The husband of Christina Mauser, who died Sunday in the same California helicopter crash that killed Kobe Bryant and his 13-year-old daughter, Gianna, remembered his beloved wife as "extraordinary" following the tragic accident.
Matt Mauser, a teacher and father of three young children, told Today Show co-hosts Savannah Guthrie and Hoda Kotb on Monday that his family has been left reeling by his wife's unexpected death.
“It's horrible," he said during the tearful phone interview. "I've got three small kids, and I’m trying to figure out how to navigate life with three kids and no mom."
Mauser told the co-hosts he first met Kobe Bryant when he was working as a Spanish teacher and basketball coach at one of Gianna "Gigi" Bryant's private schools. The two fathers apparently attended a school field trip to San Diego together, where they hit it off and became friends.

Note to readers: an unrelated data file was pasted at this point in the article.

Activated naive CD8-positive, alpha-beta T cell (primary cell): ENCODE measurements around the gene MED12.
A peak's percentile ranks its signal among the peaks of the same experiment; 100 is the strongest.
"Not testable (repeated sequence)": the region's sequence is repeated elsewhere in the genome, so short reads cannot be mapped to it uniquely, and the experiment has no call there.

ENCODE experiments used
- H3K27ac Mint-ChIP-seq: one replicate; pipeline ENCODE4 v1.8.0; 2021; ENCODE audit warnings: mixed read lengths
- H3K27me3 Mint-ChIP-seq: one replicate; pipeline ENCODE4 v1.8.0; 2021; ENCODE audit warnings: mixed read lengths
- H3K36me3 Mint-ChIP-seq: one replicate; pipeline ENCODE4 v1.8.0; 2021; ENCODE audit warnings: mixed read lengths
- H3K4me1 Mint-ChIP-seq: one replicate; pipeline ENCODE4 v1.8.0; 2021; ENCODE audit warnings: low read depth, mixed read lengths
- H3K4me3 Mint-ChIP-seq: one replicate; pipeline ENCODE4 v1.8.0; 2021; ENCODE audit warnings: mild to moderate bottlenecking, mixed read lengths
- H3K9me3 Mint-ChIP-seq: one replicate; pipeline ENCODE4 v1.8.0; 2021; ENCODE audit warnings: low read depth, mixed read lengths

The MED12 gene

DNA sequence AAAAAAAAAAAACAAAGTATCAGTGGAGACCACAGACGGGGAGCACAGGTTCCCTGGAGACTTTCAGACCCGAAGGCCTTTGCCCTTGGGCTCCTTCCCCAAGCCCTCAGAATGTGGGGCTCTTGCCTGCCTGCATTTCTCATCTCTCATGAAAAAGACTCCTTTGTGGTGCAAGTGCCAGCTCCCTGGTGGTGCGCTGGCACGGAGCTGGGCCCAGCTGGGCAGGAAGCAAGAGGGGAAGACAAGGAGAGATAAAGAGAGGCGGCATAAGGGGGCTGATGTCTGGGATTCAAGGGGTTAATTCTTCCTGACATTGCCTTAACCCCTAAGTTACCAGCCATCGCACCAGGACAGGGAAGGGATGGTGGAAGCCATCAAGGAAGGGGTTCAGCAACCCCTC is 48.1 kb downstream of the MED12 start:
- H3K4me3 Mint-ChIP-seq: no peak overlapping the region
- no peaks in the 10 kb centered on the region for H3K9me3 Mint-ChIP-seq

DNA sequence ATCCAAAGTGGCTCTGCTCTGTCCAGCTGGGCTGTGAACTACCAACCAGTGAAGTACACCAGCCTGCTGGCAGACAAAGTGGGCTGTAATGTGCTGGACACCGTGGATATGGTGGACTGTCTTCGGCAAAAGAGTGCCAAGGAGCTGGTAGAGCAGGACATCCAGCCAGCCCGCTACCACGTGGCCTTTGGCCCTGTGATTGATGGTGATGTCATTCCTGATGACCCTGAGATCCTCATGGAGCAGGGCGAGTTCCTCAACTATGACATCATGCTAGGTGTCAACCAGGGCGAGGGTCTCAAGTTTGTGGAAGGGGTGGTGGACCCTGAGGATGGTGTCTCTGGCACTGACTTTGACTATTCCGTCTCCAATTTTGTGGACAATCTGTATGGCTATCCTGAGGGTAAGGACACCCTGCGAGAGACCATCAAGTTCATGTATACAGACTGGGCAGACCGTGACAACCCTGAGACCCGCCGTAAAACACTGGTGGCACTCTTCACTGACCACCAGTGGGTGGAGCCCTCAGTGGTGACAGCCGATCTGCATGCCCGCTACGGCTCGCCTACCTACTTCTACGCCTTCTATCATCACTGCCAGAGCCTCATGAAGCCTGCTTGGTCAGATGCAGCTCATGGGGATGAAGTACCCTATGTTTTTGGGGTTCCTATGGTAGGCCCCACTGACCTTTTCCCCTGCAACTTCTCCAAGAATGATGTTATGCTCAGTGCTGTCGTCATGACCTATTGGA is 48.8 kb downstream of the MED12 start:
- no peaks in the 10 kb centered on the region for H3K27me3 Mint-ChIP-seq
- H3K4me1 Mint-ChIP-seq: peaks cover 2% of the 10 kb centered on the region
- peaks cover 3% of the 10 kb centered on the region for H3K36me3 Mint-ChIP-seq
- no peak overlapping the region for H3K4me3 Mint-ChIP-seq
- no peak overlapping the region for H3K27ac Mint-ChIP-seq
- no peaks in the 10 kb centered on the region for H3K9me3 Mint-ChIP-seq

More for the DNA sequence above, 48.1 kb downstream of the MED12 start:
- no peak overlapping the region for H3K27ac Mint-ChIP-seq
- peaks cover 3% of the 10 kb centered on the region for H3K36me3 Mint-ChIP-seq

Mauser eventually introduced the NBA legend to Christina, who served as Mauser's assistant coach at the time. The former Lakers star was so impressed by the "amazing mind" Christina had for basketball that he hired her to teach defense to children attending his Mamba Sports Academy, a training facility for promising young athletes.
"[Kobe] didn't choose Christina for just any ordinary reason — she was extraordinary," Mauser remembered. "She was incredibly witty, funny like nobody you've ever met."
"She was warm, she was incredibly bright. She was technologically incredibly savvy, she could figure out anything," he added. "[Kobe] picked her because she was amazing. I was so proud of her and she was so happy."
Christina, along with Bryant, his daughter, and six others, were on their way to a basketball game — where Gigi was supposed to play — in Thousand Oaks, Calif., Sunday morning when the deadly crash occurred, CNN reports.
Although Mauser told Today he largely avoided watching television coverage of the incident with his children, he said at one point Sunday evening he turned on ESPN’s SportsCenter, which elicited a heartbreaking statement from his daughter.
"Everything was about how much everybody was mourning and hurting, and she said it was nice to know everybody was hurting along with us," the grieving husband said. "And I know that sounds odd but it did kind of help."